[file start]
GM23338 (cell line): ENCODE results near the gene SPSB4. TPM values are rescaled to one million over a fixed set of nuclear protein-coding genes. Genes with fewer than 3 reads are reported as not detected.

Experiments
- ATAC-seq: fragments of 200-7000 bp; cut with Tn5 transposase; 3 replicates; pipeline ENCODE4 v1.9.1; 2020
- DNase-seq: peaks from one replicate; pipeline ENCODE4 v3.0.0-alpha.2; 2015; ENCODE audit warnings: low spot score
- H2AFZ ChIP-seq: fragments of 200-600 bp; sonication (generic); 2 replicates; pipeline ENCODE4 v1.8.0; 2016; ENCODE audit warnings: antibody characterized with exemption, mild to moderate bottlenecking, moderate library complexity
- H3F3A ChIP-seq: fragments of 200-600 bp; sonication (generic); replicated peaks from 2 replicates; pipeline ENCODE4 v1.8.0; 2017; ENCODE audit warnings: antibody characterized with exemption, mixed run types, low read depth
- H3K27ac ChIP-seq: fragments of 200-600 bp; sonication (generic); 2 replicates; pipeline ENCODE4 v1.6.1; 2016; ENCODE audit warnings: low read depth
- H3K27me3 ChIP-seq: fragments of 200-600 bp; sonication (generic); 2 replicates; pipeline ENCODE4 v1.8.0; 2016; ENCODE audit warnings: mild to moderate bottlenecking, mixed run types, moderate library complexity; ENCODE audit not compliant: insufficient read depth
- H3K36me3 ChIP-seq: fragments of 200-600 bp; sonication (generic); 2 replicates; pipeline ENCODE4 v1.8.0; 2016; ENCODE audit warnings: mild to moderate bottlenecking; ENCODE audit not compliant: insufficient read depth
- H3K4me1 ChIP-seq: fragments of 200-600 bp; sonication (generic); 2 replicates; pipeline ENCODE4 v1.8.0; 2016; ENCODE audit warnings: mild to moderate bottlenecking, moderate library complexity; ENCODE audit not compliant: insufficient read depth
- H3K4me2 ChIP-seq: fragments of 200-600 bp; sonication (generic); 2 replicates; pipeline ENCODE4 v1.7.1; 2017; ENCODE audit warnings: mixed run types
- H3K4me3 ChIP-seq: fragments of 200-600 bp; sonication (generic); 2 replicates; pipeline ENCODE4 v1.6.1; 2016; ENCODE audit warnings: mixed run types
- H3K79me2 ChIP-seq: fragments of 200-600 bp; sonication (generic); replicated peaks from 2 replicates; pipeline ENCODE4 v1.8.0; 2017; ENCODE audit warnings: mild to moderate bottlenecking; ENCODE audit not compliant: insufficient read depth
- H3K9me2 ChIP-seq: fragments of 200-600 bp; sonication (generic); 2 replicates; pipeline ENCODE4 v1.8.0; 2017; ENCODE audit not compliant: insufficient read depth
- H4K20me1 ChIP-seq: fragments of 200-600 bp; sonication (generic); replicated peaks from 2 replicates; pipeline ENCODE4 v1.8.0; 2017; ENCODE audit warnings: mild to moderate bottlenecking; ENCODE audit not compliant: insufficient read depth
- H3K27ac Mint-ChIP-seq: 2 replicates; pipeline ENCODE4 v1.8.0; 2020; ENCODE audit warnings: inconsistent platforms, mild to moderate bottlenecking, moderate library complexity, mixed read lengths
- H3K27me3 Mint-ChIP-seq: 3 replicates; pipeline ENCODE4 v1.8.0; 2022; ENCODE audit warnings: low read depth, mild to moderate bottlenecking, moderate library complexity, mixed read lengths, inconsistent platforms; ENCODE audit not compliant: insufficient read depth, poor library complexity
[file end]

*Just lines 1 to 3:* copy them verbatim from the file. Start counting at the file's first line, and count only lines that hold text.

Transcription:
GM23338 (cell line): ENCODE results near the gene SPSB4. TPM values are rescaled to one million over a fixed set of nuclear protein-coding genes. Genes with fewer than 3 reads are reported as not detected.

Experiments
- ATAC-seq: fragments of 200-7000 bp; cut with Tn5 transposase; 3 replicates; pipeline ENCODE4 v1.9.1; 2020